RUBRICS ARE BAD.
We were told that the rubrics were slayers of creativity, that they stunted our students, and moreover, they were for lazy teachers who just wanted to finish grading as quickly as possible.
I may be exaggerating the tone a touch, but my English homies and I were not going down without a fight. It's not because we disagreed that we wanted to grade quicker (we do) or that we did not believe that they capped students' desire to push their own boundaries (they might). It's that we were 100% convinced that our students NEEDED rubrics to understand what was EXPECTED of them.
Teenagers are not mind readers, after all.
Our point was that we were indeed lazy teachers if we could not--or DID not--define what successful task completion looked like for our students. It was pure anathema that Guru Dude would suggest that we should be so vague and wishy washy with our students and just tell them to impress us then sit back and watch them blow our minds. I knew for a fact that that was not how MY students would react to such instructions. In fact, as another guru guy, Sr. Burgess, reminded us at our local conference this past weekend, there is freedom in framework. We all need a place to start at the very least, right?
The NFLRC Project-Based Language Learning Online Institute really drove the point home for me in Lesson 13, where my NEW guru (who doesn't yet know she's my guru), Yao Zhang Hill, laid it all on the line for me and got to the heart of what snooty Guru Guy's real problem with rubrics was.
Dr. Hill described two types of descriptors that sum up everything wrong with bad rubrics:
- Deficiency Descriptors and
- Empty Descriptors
I describe EXACTLY what I ideally want to see in each category I'm scoring, then I copy and paste it into the next column and change one word or one number to designate the separate levels. I know I did it back when I was using ForAllRubrics (actually, columns just said "nearly," "consistently," and "emerging").
Dr. Hill makes the point that these are great for US to ASSESS, but they don't do much to help our students hit their goals. They explain why we mark them down, but what do they do for students who are trying NOT to get marked down? Do they actually convey the clear expectations my English amigos and I so vociferously championed? Or do they kind of enable us to be a little lazy as graders without actually helping the kiddos read our minds?
Dr. Hill's whole take on rubrics is really the point we English teachers were trying to make: rubrics are necessary for learning. But the thing is, if they're not in terms that help BEFORE evaluation time, are they really serving that purpose, or are we just arguing with Guru Guy because we can't stand the thought of spending six hours grading for every class every time we assign an essay or project?
Kids don't know what they don't know, so they CAN'T count the problems! They can only edit as carefully as their training and retention allow and then hope for the best when we're counting what's wrong with their work AFTER they've turned it in to us. I mean sure, we could close the feedback loop, but the rubrics are still not assisting the learning, as we insisted they must.
Single-Point SolutionNot only does our district bring in all kinds of guru guys to keep us in the know (George Couros next month, anyone??), but we have our own stable of gurus among our Instructional Facilitators. So while the more boisterous among us were having it out with the Guru #1, my facilitator amigo Chris was googling in the back to send me a solution that would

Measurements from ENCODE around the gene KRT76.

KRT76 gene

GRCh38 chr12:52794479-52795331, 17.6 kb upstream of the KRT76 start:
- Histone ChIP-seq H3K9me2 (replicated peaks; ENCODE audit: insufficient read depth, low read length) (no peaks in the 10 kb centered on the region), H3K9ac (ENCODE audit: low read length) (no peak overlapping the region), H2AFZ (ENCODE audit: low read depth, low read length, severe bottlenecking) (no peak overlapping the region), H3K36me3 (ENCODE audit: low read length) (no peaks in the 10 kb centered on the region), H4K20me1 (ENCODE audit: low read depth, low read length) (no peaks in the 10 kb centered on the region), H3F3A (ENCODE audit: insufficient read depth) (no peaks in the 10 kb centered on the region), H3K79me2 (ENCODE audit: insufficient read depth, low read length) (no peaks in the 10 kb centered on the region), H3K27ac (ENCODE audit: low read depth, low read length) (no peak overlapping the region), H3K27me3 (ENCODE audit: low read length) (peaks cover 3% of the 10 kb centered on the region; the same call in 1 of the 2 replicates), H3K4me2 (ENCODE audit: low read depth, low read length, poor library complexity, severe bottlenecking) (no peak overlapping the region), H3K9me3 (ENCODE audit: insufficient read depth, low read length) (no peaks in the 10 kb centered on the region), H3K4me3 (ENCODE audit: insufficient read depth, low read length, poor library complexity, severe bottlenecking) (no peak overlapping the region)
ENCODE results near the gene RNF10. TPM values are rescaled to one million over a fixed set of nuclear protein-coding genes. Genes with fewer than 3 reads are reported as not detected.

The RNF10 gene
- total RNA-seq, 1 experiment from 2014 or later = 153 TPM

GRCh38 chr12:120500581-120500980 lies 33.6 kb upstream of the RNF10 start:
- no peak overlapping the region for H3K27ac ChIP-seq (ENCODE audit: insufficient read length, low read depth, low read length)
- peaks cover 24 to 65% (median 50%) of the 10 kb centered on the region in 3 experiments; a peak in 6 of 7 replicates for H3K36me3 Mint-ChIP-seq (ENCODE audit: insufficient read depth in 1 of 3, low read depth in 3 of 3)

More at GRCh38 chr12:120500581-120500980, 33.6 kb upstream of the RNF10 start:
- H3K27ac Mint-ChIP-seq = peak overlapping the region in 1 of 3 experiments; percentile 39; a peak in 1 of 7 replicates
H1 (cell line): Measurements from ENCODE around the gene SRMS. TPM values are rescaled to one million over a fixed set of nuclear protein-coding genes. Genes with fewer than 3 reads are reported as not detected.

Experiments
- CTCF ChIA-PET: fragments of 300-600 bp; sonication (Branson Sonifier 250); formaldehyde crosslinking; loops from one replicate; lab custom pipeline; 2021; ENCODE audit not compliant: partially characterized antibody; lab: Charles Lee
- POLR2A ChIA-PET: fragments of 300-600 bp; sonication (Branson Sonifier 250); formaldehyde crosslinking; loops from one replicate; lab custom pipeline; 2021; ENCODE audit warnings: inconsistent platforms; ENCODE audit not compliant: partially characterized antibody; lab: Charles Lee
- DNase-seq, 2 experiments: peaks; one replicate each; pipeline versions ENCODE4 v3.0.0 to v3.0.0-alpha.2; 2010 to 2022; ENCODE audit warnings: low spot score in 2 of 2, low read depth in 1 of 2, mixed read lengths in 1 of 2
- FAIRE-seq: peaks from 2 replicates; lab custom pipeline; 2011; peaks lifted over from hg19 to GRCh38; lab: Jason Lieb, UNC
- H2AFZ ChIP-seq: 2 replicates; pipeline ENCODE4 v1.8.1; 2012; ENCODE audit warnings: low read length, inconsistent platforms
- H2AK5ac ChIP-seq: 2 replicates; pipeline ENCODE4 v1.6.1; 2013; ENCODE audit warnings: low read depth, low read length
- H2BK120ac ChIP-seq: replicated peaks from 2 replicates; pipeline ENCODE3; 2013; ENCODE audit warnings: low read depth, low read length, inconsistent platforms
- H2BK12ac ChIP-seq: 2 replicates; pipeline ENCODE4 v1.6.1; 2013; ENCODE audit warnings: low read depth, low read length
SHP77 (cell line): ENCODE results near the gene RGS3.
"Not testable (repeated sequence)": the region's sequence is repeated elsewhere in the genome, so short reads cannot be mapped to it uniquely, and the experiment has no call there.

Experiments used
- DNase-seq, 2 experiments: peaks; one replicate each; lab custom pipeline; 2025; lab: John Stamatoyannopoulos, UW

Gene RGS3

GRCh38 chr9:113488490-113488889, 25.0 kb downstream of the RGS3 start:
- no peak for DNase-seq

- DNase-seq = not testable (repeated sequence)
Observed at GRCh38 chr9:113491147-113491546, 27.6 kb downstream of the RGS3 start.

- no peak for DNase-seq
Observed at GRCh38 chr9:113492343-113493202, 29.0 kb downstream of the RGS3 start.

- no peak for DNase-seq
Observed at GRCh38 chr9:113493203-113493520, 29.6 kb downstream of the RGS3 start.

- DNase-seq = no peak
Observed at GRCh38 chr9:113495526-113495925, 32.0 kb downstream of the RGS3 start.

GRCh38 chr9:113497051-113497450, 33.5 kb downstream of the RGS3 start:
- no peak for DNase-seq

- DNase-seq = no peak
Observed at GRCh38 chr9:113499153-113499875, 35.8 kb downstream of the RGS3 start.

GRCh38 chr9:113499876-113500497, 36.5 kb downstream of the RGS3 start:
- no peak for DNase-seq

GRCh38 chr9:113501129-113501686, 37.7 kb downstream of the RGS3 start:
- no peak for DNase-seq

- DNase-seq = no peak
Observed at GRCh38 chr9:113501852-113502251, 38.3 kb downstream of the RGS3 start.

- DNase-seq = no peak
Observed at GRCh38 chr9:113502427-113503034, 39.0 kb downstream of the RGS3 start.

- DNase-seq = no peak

- Communicate clear expectations to students without points or empty deficiency descriptors getting in the way and
- Encourage the kiddos to surprise us.
I've shared the single-point rubric I use on Spanish portfolios before, but I've since expanded them to pretty much anything I want to grade without an AAPPL rubric, including:
- Senior Project products
- Senior Project presentations
- Plan for Change presentations
- Spanish portfolios
- Mejor yo videos
- Amigos animales dog show booths
You may notice that I had to add points to calculate scores on one rubric for my principal's benefit. Basically if all of my expectations are met, students get a B (I don't care if it's grade inflation, so there). If they do something that goes beyond my expectations (hint: just changing the theme or colors in a presentation is still pretty expected), I explain briefly what impressed me, then a 10 gets averaged in with the 8s. If, however, my expectations are NOT met, I explain what more I need, and average in anything from a 0 to a 6.
And voila! Grading is still quick, but this time it's more targeted and personal! They can get feedback on what they personally need to do to improve!
I do want to point out that there are a few practices you will still want to put in place for maximum rubric efficacy here:
- Close the feedback loop - Sometimes I just set up a Google Form to have them basically parrot back to me what they need to work on--then I make sure they have time to work on it.
- Recursive opportunities for improvement - Even if they're not doing the same thing with new portfolio artifacts next grading period, maybe they can take their presentation feedback and do some revision before they actually have an audience.
- Provide models - Some students may feel stuck on how to exceed expectations, but we wouldn't want Guru Guy to think we're stepping on their little creative spirits by spelling out what that is. However, I've found I get better results when I pick out examples of student work that SHOW the above-and-beyond factor, especially if we pause and compare it to the rubric itself.
So that's it. That's my -- or rather Chris's -- solution to rubrics that stunt creativity and punish kids for factors beyond their control.
And I can still finish a stack of projects in under three hours!